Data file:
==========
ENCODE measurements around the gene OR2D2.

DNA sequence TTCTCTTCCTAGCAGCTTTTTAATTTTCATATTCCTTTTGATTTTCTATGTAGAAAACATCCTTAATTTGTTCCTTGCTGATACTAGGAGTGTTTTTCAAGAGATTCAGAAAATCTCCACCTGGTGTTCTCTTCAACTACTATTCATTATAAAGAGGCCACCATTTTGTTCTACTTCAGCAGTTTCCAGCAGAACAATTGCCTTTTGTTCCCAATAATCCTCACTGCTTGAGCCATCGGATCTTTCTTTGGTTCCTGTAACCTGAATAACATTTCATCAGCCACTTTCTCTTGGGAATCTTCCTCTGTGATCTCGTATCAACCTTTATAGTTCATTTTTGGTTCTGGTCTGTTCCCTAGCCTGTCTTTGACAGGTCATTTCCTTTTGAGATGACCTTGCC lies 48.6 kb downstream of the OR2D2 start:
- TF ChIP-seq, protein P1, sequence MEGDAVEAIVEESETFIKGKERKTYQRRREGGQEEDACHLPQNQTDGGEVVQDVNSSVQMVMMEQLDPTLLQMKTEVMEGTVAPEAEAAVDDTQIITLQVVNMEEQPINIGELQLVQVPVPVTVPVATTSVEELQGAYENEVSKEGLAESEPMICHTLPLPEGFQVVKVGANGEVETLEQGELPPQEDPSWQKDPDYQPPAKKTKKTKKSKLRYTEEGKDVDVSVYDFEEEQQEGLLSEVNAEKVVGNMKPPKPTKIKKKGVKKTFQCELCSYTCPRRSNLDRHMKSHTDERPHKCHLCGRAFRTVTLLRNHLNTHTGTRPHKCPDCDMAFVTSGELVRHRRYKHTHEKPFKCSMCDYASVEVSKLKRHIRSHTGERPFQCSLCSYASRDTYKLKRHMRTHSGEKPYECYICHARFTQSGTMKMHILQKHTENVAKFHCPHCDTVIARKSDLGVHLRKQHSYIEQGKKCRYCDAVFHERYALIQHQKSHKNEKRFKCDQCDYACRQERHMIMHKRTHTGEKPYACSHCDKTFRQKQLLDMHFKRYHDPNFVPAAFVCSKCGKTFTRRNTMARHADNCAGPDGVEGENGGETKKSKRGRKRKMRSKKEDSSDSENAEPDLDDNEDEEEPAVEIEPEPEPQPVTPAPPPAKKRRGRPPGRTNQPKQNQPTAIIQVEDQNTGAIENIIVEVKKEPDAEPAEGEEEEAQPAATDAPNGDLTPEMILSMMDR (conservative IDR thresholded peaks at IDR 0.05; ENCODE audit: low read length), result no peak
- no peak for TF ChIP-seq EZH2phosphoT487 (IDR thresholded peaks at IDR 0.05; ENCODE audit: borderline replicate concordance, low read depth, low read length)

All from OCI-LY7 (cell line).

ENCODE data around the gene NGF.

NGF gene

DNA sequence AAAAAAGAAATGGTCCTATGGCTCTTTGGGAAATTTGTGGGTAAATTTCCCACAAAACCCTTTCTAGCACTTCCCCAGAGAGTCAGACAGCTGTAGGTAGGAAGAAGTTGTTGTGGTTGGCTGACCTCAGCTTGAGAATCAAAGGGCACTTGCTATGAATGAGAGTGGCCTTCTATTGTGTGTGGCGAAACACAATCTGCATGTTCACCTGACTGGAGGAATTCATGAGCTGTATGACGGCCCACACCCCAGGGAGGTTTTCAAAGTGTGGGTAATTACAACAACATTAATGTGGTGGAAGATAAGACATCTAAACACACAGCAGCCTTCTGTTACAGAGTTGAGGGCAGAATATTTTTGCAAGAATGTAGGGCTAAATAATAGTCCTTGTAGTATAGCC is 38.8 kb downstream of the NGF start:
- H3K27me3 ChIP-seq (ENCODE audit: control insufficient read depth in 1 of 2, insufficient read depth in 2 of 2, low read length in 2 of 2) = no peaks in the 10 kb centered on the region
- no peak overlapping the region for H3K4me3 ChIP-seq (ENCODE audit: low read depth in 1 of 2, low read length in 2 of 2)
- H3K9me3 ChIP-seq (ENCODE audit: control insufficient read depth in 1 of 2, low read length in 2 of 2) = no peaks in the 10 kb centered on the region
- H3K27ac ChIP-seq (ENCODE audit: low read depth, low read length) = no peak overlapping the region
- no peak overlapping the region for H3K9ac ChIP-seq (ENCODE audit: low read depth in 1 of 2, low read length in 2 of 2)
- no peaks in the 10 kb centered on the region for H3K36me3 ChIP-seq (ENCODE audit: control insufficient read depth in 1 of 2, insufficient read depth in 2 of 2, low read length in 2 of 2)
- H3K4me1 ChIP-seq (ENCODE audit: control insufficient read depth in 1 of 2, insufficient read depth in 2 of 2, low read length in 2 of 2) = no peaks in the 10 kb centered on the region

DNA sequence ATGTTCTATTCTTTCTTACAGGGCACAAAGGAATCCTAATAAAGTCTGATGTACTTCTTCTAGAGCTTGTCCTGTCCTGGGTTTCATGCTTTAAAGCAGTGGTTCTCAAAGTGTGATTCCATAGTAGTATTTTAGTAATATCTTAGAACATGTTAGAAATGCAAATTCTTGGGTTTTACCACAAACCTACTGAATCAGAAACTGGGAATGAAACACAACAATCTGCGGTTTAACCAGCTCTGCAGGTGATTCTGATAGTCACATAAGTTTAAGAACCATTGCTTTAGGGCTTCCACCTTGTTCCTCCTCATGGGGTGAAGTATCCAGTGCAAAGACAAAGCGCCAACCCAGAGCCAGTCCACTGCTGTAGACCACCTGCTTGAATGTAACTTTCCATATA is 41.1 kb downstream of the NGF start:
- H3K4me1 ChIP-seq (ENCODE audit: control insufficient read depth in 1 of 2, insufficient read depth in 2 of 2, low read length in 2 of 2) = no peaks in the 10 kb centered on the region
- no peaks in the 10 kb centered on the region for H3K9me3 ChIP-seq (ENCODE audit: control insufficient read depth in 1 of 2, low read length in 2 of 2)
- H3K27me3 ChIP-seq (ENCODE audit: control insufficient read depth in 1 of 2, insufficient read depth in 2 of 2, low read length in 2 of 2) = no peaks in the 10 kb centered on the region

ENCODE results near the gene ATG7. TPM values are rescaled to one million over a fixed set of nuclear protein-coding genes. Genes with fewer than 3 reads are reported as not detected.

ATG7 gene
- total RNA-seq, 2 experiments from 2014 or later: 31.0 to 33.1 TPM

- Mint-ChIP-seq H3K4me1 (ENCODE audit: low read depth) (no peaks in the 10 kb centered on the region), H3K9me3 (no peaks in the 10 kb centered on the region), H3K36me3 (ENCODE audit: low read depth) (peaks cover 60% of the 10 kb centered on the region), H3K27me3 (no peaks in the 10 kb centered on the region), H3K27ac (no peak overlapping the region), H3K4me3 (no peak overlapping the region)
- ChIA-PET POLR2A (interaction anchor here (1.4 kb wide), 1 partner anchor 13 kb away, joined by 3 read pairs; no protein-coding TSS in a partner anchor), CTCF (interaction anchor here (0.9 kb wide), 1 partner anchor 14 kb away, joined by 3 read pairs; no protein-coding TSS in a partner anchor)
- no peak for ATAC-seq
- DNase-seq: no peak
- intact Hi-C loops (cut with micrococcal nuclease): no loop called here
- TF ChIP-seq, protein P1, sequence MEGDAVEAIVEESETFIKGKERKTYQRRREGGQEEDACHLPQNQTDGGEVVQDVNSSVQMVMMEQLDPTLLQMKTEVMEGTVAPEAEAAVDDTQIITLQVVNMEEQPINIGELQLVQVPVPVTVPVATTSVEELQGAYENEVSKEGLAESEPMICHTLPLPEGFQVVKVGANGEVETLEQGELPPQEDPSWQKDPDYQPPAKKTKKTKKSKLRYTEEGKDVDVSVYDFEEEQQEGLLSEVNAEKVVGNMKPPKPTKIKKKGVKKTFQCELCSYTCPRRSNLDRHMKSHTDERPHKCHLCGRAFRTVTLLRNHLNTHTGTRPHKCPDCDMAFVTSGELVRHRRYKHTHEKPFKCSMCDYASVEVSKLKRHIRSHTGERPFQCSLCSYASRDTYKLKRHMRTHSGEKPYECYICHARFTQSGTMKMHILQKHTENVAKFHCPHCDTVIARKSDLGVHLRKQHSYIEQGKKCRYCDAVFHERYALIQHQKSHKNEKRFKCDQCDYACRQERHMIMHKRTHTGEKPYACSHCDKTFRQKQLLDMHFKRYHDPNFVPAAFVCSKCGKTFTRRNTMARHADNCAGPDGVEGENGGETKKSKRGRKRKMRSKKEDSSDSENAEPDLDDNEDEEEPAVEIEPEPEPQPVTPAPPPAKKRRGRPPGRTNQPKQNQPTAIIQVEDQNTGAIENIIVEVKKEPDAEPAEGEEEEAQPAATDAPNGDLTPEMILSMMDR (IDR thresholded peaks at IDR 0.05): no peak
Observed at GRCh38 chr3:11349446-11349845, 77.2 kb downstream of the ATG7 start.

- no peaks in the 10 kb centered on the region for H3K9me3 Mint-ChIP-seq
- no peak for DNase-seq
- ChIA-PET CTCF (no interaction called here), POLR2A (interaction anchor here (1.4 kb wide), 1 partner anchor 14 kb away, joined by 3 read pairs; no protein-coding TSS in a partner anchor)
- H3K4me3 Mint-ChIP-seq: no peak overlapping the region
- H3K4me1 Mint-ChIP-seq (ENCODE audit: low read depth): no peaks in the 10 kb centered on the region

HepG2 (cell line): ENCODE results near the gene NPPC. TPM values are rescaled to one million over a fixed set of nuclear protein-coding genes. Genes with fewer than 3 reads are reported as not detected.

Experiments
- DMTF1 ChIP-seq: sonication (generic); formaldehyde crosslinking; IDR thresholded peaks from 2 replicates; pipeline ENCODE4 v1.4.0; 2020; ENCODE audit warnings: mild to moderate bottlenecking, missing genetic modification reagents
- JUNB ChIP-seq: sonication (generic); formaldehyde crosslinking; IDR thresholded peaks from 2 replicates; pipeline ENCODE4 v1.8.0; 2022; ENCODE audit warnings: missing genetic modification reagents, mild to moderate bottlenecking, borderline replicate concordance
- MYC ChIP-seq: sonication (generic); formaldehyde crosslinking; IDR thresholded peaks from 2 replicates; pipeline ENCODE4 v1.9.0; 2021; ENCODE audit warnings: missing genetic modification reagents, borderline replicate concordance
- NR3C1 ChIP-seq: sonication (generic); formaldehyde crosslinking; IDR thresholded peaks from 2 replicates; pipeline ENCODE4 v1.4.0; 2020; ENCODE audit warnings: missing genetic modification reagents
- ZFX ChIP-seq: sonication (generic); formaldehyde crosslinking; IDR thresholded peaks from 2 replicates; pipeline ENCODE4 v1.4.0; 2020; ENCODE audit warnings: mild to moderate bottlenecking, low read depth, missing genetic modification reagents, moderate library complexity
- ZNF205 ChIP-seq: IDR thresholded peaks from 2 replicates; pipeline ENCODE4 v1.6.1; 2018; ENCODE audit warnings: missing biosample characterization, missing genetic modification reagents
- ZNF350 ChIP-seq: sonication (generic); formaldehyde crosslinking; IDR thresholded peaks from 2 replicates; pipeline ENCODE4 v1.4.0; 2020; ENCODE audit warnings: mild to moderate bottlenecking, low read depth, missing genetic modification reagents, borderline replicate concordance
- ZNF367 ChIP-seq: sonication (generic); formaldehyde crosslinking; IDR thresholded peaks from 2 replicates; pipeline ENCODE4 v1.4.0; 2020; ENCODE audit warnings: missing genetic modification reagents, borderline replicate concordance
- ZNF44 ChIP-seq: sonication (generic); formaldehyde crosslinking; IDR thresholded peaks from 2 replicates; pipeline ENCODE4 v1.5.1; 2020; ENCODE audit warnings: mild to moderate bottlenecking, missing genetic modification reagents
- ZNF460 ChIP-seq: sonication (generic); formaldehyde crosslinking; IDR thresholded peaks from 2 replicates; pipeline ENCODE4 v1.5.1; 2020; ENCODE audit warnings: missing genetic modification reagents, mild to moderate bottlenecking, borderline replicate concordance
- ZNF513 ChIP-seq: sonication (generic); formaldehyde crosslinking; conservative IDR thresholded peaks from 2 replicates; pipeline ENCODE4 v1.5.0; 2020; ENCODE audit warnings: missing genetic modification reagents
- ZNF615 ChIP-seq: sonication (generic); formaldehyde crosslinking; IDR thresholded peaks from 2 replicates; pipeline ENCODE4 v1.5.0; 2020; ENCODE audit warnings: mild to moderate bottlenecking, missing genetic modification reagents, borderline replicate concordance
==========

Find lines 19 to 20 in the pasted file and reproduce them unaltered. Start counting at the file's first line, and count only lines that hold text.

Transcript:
- H3K27me3 ChIP-seq (ENCODE audit: control insufficient read depth in 1 of 2, insufficient read depth in 2 of 2, low read length in 2 of 2) = no peaks in the 10 kb centered on the region

ENCODE results near the gene ATG7. TPM values are rescaled to one million over a fixed set of nuclear protein-coding genes. Genes with fewer than 3 reads are reported as not detected.